06 October 2009

The Universal Translator

I am the poet of the Body and I am the poet of
      the Soul,

The pleasures of heaven are with me and 
     the pains of hell are with me,
The first I graft and increase upon myself,
  the latter I translate into a new tongue.
Walt Whitman, "Song of Myself"

In those vintage old Star Trek episodes, the crew of the Enterprise can communicate with folks from other galaxies by using the Universal Translator, which conveniently translates the languages spoken on distant planets into English.  Apparently, no one in the TV audience on Earth in the 1960s spoke Klingon, Romulan or Vulcan, though I understand many folks do today. Still, the Universal Translator served its purpose well back then, rendering the speech of those distant races intelligible to a generation of American Trekkies.

When I read the above passage from Whitman, I can't help but think of him as a different sort of Universal Translator, a very literal sort -- he literally (and literarily) Translates the Universe into his poems, a new tongue.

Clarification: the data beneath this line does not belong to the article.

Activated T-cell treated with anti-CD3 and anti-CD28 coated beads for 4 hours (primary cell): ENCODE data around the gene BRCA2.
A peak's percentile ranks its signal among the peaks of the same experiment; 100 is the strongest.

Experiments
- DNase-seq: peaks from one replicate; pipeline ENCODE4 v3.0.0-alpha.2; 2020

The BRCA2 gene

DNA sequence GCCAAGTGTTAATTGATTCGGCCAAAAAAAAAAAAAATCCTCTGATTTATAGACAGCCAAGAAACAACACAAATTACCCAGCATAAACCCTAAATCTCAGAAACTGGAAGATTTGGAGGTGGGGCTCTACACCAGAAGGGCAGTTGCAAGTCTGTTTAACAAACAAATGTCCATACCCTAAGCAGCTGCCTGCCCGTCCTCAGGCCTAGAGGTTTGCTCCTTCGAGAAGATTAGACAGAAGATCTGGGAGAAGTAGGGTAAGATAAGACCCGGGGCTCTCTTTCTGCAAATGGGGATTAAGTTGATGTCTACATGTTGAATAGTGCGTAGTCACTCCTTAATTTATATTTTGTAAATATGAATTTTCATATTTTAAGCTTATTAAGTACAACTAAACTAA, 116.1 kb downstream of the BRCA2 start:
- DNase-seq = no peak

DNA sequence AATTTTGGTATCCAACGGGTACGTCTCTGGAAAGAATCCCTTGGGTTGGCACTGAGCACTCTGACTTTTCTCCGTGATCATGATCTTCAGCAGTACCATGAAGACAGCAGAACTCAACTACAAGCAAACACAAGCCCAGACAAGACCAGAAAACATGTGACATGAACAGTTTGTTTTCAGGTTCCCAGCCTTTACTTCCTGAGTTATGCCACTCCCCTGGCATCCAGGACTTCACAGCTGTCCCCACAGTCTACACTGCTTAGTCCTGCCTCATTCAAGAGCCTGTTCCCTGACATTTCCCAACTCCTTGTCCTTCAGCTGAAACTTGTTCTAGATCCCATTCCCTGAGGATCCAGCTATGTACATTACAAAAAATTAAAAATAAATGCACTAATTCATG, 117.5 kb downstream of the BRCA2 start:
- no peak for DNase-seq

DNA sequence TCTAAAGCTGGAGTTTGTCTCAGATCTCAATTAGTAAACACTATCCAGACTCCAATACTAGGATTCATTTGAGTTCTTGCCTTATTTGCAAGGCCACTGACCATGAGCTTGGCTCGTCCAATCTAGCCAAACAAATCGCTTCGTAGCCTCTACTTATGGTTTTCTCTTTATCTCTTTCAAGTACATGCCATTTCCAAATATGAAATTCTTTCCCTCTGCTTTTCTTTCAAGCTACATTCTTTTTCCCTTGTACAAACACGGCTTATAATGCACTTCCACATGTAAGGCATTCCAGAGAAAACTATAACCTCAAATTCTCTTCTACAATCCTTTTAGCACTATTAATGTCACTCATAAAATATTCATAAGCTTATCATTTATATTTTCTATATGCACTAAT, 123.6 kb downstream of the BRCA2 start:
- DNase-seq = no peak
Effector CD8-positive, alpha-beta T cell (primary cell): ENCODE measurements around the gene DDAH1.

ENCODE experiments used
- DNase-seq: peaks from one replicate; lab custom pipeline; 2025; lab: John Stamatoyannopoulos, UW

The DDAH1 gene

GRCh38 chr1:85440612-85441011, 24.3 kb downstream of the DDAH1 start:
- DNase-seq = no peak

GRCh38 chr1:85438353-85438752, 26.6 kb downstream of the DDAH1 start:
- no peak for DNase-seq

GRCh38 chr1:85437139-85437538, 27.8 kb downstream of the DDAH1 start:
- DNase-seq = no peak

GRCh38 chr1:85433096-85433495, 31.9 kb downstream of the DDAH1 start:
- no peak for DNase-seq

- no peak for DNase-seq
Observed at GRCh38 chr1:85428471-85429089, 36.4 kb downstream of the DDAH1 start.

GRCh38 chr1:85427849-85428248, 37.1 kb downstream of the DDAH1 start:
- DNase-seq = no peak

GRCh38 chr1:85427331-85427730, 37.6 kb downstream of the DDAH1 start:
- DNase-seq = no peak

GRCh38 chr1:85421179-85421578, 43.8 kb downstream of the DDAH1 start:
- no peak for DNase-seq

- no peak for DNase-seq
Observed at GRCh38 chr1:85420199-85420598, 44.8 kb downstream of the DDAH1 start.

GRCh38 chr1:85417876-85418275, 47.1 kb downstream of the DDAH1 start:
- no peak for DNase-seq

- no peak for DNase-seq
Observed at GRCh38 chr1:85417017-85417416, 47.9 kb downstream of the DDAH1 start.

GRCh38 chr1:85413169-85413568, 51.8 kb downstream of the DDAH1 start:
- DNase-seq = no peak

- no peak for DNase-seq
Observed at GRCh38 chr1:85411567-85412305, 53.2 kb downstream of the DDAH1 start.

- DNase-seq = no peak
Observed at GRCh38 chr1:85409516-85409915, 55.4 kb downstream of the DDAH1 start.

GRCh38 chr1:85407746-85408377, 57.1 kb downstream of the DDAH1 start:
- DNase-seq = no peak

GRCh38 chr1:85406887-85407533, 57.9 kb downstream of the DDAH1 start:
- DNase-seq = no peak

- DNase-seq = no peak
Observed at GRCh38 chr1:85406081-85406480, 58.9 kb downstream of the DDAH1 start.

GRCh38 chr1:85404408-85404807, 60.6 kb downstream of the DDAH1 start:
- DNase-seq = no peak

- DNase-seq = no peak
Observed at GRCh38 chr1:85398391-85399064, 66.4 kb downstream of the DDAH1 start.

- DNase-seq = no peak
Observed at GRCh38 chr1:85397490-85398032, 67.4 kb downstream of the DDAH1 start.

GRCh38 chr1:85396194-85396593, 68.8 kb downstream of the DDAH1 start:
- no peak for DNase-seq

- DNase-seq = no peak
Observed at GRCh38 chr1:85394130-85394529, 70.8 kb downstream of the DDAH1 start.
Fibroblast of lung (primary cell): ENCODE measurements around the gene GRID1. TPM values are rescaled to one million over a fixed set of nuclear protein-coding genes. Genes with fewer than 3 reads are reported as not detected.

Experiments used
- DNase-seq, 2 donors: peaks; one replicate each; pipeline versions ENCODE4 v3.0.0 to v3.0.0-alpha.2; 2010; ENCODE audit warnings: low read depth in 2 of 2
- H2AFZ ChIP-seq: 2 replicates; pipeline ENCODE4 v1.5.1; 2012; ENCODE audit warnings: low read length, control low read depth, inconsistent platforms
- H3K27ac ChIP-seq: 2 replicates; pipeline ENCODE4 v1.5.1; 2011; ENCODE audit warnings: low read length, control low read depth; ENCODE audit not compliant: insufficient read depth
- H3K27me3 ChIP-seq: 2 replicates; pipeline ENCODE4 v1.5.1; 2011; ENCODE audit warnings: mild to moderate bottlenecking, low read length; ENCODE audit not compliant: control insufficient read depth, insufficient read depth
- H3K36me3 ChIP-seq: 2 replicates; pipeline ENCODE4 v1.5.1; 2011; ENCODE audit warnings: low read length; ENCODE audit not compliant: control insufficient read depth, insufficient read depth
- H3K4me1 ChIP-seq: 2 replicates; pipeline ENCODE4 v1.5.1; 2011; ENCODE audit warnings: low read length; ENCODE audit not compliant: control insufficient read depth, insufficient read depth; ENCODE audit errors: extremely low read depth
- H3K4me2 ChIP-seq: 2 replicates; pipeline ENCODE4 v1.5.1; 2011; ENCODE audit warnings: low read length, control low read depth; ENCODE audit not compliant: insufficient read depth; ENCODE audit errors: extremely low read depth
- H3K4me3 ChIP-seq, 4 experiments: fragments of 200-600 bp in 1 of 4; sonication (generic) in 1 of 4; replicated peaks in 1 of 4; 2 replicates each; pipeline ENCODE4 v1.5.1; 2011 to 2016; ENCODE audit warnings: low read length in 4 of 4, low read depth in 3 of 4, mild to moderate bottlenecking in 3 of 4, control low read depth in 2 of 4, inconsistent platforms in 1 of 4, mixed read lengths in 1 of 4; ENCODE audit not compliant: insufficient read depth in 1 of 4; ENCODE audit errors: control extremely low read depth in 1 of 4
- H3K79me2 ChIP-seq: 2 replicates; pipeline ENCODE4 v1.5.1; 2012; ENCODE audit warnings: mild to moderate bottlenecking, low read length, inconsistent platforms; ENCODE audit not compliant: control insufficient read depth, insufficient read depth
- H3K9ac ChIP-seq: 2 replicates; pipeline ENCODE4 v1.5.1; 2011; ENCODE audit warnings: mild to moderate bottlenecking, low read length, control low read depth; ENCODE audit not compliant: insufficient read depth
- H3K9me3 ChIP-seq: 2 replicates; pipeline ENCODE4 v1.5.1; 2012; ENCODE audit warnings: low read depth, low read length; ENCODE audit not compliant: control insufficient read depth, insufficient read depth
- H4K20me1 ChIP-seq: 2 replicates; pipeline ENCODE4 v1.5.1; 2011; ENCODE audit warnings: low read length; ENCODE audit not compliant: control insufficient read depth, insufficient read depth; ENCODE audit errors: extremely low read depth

What I, like many readers, find so compelling about Whitman's poetry is the way he takes it all in -- it seems everyone and everything are included in his work. He addresses all of us collectively and at the same moment speaks to each individually.  Indeed, he tells us in the first few lines of "Song of Myself" For every atom belonging to me as good belongs to you.  Now that's what I call aparigraha!

I wonder what would happen if we stepped into a transporter beam together?